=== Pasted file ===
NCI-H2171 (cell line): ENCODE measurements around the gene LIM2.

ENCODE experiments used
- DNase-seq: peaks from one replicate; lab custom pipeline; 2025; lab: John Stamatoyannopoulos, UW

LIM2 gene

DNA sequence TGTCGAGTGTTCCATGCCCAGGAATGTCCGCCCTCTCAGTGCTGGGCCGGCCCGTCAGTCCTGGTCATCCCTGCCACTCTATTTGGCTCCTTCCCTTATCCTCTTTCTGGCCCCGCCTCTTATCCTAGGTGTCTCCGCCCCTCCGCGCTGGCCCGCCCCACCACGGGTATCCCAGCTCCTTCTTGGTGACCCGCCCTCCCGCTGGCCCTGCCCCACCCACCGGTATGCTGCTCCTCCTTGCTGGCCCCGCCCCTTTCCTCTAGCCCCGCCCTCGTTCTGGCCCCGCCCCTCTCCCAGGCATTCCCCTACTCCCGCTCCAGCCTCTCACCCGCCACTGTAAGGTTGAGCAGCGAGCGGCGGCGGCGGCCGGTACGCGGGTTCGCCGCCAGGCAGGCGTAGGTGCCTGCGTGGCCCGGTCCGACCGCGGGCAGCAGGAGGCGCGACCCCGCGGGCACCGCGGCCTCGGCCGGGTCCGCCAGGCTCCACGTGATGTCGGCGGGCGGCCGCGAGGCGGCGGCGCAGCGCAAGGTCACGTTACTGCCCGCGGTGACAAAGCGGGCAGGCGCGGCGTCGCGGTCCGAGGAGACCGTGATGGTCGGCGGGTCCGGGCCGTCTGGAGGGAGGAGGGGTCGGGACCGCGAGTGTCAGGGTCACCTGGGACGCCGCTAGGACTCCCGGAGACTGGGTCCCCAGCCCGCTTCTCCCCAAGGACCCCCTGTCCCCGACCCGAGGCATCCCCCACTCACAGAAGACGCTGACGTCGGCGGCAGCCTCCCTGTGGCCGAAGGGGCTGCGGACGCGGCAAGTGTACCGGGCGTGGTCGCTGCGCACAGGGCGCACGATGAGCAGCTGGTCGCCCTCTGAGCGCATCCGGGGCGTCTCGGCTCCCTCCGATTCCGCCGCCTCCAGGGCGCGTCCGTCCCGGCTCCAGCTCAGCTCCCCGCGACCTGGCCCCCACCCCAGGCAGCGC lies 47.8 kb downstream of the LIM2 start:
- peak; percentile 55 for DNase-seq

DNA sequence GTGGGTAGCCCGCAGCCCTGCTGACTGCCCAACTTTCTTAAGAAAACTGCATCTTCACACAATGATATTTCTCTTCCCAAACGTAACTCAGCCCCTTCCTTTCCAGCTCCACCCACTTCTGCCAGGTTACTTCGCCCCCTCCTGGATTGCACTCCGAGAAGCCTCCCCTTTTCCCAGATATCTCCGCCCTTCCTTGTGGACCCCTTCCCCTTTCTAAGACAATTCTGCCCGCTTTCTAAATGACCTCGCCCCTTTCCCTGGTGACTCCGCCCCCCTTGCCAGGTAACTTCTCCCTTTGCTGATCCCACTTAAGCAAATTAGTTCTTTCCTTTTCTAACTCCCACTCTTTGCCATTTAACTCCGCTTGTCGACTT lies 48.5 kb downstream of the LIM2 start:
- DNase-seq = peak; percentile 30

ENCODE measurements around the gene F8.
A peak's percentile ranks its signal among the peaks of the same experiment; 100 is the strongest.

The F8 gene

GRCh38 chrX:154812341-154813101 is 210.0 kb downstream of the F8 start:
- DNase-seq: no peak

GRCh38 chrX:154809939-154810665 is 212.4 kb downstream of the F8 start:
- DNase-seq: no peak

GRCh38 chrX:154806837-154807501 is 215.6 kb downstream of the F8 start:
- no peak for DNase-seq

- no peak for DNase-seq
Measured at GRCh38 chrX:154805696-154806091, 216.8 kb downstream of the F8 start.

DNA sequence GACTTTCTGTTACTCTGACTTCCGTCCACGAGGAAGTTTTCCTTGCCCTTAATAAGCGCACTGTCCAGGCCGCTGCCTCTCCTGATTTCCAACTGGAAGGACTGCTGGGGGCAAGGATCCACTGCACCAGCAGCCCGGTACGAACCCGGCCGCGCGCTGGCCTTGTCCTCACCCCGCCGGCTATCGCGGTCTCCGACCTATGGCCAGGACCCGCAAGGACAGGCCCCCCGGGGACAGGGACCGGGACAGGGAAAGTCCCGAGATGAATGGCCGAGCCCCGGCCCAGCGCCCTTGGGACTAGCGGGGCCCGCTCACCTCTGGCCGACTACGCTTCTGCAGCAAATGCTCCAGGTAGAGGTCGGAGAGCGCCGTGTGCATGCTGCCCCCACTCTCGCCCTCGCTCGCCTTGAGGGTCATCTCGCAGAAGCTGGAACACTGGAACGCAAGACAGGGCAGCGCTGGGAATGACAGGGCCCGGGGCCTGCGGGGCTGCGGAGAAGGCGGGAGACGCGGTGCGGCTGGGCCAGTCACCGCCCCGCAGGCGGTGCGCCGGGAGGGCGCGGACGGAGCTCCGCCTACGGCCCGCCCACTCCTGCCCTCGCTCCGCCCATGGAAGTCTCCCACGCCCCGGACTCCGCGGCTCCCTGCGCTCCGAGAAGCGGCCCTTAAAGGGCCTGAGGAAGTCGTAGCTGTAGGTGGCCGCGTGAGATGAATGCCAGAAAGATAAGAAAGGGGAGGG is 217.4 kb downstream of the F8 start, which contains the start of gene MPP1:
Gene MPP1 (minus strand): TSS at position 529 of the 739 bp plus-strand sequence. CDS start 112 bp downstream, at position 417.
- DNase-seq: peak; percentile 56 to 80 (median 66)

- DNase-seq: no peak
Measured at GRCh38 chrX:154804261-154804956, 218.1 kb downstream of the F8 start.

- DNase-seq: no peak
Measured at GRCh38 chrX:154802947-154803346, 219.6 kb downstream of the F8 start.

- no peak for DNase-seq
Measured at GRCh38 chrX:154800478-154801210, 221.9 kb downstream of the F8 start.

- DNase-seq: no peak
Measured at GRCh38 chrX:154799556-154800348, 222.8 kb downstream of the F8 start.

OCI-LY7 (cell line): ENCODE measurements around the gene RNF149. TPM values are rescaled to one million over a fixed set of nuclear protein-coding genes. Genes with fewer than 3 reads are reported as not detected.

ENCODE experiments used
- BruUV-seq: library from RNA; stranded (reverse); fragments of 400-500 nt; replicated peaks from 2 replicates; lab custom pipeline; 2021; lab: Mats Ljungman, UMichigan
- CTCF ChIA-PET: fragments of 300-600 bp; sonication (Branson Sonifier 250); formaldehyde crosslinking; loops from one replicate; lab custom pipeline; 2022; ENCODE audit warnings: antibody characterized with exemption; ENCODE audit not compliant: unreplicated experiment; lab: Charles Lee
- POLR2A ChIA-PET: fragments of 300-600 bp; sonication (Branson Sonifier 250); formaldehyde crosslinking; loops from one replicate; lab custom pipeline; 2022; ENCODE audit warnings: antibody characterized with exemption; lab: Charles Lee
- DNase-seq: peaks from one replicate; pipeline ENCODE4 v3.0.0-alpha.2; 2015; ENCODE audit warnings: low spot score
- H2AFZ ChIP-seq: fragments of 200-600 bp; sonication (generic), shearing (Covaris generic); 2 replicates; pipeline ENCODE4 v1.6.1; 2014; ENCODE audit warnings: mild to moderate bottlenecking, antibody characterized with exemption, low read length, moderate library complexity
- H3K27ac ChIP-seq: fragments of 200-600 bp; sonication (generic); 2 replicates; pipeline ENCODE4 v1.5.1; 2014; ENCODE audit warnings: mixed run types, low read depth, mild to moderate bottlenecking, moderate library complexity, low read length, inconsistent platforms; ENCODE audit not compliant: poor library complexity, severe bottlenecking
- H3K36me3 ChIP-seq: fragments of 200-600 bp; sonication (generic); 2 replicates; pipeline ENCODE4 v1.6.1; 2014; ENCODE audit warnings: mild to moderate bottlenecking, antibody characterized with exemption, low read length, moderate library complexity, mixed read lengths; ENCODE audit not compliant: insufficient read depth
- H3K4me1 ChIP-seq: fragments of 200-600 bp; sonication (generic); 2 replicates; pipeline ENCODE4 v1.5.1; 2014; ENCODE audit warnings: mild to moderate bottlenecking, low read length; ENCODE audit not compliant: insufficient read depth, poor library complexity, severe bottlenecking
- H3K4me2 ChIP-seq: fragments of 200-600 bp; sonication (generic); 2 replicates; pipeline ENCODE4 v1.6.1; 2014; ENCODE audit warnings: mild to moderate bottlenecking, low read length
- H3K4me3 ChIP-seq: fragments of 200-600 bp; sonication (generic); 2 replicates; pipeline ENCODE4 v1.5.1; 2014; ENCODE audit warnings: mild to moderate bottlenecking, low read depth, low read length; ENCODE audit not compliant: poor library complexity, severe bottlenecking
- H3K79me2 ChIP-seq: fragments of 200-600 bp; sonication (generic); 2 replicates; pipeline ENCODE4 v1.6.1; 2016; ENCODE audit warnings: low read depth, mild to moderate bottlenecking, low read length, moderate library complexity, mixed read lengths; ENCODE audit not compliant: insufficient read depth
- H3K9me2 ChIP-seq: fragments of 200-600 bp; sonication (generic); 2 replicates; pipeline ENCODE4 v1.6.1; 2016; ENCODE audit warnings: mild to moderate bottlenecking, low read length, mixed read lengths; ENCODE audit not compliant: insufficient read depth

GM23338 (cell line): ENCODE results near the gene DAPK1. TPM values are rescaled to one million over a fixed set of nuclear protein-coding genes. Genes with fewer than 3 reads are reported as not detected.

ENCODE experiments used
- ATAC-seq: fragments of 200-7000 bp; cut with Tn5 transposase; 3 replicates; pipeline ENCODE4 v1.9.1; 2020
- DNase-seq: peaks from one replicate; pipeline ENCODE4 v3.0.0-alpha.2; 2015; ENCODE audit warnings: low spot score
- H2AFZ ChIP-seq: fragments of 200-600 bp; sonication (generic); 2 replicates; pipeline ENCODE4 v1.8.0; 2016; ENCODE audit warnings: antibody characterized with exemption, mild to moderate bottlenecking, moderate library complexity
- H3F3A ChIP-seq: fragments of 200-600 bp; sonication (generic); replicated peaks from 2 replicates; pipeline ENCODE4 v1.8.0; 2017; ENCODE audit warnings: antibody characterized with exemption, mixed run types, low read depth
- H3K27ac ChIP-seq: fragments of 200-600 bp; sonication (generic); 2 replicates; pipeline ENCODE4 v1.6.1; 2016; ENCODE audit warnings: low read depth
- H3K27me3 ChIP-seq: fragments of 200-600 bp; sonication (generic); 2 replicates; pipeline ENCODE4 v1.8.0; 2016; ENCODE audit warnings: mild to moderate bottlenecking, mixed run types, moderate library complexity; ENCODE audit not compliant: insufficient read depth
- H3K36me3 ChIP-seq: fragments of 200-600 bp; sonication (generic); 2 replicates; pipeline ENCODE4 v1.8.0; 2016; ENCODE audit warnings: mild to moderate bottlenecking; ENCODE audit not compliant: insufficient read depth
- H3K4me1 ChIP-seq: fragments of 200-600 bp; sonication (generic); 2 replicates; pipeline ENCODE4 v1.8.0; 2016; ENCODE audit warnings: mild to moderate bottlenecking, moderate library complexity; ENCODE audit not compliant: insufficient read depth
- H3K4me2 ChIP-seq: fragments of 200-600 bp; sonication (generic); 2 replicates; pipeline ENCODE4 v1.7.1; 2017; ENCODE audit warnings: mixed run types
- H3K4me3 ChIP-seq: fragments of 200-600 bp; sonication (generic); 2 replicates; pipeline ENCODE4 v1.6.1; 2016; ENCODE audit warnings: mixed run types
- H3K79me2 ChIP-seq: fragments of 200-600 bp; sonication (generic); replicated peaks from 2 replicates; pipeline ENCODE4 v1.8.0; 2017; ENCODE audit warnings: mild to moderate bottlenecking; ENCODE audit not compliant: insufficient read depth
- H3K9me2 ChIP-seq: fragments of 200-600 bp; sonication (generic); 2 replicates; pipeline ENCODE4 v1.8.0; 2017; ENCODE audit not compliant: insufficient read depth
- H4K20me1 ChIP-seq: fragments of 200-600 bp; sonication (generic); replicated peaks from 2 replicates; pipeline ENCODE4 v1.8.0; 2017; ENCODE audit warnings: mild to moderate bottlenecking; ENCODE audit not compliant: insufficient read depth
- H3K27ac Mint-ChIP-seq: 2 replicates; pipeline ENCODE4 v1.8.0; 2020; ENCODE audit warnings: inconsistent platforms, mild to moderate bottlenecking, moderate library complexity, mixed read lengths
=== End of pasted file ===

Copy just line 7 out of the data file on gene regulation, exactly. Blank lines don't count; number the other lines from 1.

DNA sequence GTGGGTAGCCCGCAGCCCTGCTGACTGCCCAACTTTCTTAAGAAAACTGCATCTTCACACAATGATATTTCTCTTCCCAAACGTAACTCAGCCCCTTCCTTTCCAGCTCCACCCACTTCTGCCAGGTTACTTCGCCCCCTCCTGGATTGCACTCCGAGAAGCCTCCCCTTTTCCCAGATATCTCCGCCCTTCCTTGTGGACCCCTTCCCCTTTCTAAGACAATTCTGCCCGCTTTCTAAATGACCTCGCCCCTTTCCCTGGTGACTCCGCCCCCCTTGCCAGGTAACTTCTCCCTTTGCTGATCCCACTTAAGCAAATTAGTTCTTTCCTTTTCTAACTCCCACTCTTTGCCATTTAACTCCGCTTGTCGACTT lies 48.5 kb downstream of the LIM2 start: